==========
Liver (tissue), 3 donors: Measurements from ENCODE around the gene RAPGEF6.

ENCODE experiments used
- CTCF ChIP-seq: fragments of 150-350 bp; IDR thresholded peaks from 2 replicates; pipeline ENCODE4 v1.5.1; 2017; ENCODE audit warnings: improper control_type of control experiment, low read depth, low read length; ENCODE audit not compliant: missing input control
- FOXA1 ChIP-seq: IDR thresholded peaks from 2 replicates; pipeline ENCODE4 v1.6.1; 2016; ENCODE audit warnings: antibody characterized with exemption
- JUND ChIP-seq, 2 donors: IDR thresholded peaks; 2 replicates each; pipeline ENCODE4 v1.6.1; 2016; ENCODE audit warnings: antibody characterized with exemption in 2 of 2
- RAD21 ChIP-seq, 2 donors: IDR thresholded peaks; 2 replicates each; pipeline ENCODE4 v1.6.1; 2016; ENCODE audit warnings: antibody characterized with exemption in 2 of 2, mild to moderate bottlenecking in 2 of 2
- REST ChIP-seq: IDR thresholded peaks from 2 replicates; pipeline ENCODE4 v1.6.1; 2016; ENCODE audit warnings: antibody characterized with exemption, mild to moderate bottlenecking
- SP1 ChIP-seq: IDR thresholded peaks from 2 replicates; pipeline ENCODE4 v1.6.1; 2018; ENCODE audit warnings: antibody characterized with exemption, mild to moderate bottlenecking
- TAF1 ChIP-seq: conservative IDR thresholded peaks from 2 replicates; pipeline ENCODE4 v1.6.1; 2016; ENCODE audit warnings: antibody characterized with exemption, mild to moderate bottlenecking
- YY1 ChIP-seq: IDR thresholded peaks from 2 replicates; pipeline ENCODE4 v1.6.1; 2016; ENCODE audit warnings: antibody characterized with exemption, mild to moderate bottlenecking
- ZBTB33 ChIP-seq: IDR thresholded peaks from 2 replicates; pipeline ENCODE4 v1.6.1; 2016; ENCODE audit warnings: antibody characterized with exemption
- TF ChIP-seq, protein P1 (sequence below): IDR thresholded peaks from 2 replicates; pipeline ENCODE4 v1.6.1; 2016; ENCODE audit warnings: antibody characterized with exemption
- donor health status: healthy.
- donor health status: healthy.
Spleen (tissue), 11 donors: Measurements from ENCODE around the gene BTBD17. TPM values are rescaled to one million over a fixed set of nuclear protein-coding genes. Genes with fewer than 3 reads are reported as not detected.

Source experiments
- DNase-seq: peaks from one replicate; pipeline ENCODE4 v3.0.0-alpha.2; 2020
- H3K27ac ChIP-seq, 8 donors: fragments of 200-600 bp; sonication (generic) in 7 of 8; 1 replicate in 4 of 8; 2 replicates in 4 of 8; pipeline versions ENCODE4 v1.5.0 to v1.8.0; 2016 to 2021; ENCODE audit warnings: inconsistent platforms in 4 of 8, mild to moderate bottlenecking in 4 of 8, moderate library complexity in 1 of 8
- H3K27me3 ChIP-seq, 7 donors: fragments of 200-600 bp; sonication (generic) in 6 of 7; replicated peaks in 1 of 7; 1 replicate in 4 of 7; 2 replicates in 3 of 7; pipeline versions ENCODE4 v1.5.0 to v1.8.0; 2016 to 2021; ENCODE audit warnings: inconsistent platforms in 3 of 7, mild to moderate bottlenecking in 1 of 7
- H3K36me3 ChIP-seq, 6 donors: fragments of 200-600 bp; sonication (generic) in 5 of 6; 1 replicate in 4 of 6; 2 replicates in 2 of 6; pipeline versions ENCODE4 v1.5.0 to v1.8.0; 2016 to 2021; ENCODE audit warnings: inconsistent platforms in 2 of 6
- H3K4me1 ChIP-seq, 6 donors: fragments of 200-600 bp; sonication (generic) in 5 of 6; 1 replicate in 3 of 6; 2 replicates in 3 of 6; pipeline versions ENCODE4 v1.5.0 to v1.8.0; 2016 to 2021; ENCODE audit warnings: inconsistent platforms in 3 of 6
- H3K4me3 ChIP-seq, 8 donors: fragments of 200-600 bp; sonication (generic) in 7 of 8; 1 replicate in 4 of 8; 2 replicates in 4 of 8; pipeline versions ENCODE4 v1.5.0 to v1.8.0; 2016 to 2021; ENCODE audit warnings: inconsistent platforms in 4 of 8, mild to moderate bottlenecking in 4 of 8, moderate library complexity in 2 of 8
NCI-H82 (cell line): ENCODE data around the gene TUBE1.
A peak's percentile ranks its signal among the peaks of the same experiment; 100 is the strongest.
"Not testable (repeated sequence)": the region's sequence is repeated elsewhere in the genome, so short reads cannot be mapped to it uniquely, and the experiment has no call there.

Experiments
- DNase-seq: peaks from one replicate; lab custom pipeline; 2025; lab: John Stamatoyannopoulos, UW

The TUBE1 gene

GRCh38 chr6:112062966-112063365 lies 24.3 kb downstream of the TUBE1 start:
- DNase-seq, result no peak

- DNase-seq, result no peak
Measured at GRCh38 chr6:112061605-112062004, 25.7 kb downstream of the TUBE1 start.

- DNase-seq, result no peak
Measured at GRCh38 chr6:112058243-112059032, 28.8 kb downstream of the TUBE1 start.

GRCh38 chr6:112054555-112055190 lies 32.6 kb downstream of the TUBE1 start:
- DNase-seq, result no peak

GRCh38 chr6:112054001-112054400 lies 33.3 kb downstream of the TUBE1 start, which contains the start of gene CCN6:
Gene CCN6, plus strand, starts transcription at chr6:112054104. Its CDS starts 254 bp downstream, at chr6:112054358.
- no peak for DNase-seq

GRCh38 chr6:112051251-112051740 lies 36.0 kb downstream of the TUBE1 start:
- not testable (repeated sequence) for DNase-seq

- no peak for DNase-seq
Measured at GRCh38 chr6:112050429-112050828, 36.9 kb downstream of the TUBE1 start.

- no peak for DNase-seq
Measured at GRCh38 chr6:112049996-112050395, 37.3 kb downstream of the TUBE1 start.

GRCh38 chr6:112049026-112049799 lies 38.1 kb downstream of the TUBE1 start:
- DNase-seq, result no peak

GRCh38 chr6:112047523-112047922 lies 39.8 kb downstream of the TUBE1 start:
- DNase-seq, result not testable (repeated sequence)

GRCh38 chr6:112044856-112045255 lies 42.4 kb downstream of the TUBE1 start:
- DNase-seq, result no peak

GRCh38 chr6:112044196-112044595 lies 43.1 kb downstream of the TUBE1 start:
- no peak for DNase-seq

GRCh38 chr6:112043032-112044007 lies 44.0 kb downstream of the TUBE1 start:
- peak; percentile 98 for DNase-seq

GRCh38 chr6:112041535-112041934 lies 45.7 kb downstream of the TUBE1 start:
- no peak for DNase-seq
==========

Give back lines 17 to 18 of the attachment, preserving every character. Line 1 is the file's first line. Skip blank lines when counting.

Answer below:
- DNase-seq: peaks from one replicate; pipeline ENCODE4 v3.0.0-alpha.2; 2020
- H3K27ac ChIP-seq, 8 donors: fragments of 200-600 bp; sonication (generic) in 7 of 8; 1 replicate in 4 of 8; 2 replicates in 4 of 8; pipeline versions ENCODE4 v1.5.0 to v1.8.0; 2016 to 2021; ENCODE audit warnings: inconsistent platforms in 4 of 8, mild to moderate bottlenecking in 4 of 8, moderate library complexity in 1 of 8